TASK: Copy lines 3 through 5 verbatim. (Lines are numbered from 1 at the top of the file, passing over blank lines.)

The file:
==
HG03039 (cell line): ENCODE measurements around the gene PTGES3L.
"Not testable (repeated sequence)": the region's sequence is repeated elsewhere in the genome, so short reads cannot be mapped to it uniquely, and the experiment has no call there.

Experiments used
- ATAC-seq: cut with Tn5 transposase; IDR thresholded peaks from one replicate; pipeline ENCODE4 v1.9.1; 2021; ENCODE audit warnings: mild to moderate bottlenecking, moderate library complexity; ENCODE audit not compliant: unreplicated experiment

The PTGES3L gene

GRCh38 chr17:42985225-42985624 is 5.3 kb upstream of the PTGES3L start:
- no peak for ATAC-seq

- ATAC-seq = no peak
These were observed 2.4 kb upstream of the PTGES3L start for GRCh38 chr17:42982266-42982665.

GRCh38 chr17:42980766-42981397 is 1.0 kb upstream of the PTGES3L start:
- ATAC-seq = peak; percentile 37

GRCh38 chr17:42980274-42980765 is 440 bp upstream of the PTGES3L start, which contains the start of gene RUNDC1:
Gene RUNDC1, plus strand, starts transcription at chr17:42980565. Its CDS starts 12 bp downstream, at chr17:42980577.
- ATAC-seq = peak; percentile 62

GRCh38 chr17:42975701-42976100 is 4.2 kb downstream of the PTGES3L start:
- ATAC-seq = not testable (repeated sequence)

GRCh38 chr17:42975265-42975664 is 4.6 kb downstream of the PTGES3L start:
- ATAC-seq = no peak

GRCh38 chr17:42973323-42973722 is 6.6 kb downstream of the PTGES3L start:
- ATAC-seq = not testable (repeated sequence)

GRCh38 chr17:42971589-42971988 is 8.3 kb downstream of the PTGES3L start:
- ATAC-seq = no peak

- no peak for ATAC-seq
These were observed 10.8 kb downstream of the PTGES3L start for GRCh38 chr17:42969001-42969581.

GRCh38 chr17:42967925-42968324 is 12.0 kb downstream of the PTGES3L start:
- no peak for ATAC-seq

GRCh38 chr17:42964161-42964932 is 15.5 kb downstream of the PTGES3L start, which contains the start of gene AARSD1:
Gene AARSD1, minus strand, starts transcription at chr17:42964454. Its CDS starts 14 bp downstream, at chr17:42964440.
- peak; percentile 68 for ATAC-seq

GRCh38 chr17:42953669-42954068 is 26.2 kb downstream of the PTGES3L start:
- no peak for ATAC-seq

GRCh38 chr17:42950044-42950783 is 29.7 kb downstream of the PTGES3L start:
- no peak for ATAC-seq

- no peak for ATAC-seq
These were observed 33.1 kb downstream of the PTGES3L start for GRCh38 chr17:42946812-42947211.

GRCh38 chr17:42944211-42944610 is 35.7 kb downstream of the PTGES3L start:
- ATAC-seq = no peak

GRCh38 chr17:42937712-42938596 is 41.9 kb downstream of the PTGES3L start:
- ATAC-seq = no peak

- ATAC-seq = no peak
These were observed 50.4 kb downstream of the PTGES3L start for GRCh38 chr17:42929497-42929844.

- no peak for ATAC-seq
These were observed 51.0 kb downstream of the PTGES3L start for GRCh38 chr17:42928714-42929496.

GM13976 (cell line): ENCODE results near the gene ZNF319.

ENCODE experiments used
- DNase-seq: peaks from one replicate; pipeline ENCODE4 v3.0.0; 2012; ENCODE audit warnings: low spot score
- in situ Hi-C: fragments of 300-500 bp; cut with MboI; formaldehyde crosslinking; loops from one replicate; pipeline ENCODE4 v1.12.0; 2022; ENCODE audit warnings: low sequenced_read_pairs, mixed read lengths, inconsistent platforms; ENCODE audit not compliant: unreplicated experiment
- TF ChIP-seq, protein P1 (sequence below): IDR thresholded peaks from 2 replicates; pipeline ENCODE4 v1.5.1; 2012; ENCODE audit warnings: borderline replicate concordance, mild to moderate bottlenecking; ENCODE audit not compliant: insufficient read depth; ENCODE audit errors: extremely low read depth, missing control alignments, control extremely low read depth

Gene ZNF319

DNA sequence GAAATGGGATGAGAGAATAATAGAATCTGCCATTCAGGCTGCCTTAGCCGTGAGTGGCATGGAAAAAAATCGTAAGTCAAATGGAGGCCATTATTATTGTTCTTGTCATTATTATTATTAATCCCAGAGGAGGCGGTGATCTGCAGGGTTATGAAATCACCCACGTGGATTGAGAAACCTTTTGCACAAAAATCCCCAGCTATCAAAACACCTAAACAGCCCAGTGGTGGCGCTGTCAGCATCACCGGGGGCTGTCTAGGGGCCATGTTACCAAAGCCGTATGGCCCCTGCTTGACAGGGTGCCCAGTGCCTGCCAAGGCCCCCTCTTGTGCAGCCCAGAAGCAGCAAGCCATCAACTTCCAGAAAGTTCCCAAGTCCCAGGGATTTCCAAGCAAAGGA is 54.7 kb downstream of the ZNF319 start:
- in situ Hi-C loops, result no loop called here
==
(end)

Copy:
Experiments used
- ATAC-seq: cut with Tn5 transposase; IDR thresholded peaks from one replicate; pipeline ENCODE4 v1.9.1; 2021; ENCODE audit warnings: mild to moderate bottlenecking, moderate library complexity; ENCODE audit not compliant: unreplicated experiment

The PTGES3L gene